I believe people should be shown that business is a genuine career option, and I am a strong advocate of Young Enterprise. But I’ve seen too much money wasted on national campaigns encouraging Joe Bloggs to start a business while someone who has a great small business cannot get to the next stage because of unnecessary barriers.

    A prime example of a product which should help but which doesn’t is the Government’s Small Firms Loan Guarantee (SFLG). The idea behind this is that the Government covers some of the risk of the loan in order to allow banks to lend more easily to small businesses.

    This was re-launched last year as the Enterprise Finance Guarantee Scheme and the Labour Party’s manifesto tells us it has helped 9,000 businesses. Writing as someone who has first-hand experience of the SFLG, I can tell you that if I was to start the process over again, I certainly wouldn’t bother. In the end we gave over so many of our own guarantees that the entire point was lost; despite whatever their PR says, the banks are simply not ready and willing to lend on this scheme.

    In a nation of more than 60 million, 9,000 people on this scheme is not a claim to fame but an admission of failure. The figure should be tenfold. The Government needs to seriously and quickly address this issue and they should not be putting forward a scheme which the banks may or may not promote. They should be telling the banks that if a business comes in and meets a set of criteria, then they must allow them finance under a scheme where the risk of the loan is partially covered by the Government itself.

  • Business regulation
  • Have your say! Business support – Part 1
  • Have your say! Business support – Part 2
  • Have your say! Business support – Part 3
  • Visit our extensive election coverage page on the Start Up Donut
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    I’m infuriated by the election campaign. When things were booming, the Government poured more petrol on the fire, preventing any correction and encouraging the whole population to binge on debt. Then times turned bad, so they borrowed even more. Spending has to reduce because we’re spending more than we’re earning. We understand that on a personal and business basis so why not on a national one?

    In business we know that delay makes things worse. Every day of piling on more debt steals from the future. Japan blazed the trail we’re following and got 20 years of stagnation with still no end in sight. And the Government is running on a record of being a safe pair of hands! Yeah, right.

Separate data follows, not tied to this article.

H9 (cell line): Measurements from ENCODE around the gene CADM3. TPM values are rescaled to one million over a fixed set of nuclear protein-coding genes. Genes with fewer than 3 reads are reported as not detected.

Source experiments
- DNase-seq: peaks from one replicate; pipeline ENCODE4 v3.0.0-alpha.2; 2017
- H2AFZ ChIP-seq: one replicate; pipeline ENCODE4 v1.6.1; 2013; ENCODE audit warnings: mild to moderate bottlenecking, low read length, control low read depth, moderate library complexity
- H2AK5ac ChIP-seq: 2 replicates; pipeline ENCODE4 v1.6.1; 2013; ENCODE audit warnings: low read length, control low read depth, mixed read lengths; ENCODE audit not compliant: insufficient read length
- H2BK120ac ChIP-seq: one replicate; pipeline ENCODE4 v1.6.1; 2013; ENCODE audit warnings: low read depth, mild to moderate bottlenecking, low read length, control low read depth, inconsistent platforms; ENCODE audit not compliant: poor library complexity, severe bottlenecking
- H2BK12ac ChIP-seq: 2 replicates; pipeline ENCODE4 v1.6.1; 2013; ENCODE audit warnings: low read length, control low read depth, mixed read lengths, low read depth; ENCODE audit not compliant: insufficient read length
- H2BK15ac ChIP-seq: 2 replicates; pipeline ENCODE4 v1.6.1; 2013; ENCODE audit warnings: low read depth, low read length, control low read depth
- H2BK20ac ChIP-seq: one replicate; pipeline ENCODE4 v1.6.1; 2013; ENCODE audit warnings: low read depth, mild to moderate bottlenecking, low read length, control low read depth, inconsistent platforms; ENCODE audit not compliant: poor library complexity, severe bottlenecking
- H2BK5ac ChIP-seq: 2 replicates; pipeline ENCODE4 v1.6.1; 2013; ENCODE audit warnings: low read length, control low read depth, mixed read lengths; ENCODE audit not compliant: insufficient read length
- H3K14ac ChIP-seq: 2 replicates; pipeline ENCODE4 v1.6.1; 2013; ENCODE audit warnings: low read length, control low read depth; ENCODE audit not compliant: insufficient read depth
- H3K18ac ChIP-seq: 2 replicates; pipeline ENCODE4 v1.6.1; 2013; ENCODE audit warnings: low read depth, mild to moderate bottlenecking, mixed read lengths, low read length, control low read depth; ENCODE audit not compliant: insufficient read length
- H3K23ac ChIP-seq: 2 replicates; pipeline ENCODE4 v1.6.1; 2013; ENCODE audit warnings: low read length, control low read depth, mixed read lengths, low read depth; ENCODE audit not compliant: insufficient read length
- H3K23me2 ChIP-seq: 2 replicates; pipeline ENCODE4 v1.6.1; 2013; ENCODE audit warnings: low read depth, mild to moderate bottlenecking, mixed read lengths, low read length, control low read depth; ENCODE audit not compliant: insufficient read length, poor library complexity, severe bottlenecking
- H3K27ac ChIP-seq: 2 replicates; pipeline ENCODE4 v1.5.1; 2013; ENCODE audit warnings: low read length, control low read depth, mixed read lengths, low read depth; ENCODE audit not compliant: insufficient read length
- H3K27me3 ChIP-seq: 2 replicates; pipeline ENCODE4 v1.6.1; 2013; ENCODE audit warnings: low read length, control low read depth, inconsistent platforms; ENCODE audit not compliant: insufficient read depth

The opposition isn’t getting the point across, because they think we don’t want to hear bad news. They are too scared to say that public sector jobs and benefits will have to be cut.

    Sometimes the future of the country should be put before immediate electoral gain. And sometimes a gutsy and principled stand is rewarded. But we aren’t really engaging with the issue and the political commentators aren’t making much of it either. Maybe I’ll take a holiday in Greece this summer. It will be nice and familiar.

    Chris Barling is chief executive of Actinic

    Do you agree with Chris? What do you think about politicians’ promises and their handling of national debt? Leave your comment below.

  • Have your say! Business support – Part 1
  • Have your say! Business support – Part 2
  • Have your say! Business support – Part 3
  • Visit our extensive election coverage page on the Start Up Donut
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    1. File the returns by 19 May 2010. Late filing can result in a penalty which is £100 per 50 employees for each month or part month that your return is outstanding.
    2. Nearly all returns must now be filed online. Make sure that you are set up to do this well in advance of the due date.
    3. You must have paid any outstanding PAYE and NI by 19 April 2010 (22 April 2010 if you pay electronically).
    4. You have to complete a return for all employees who have been paid at or over the lower earnings limit.
    5. By 31 May 2010 you have to give a form P60 to all employees who your completed a P11 for and who still worked for you on 5 April 2010.
    6. You need to complete a P11D for relevant employees by 6 July 2010. Late filing can result in a penalty which is £100 per 50 employees for each month or part month that your return is outstanding.
    7. Any NI due on expenses and benefits on kind must be paid by 19 July 2010 (22 July 2010 if paying electronically).
    8. If you are set up as an employer you must still file a return. If you have no entries then you will file a nil return.
    9. If you are a sole director/employee company paying yourself a small salary you may still need to file an Employer Return. Your accountant may do this for you but check that it is included in your fee.
    10. If this all sounds too complicated – get an accountant to do it for you!

    Elaine Clark, www.cheapaccounting.co.uk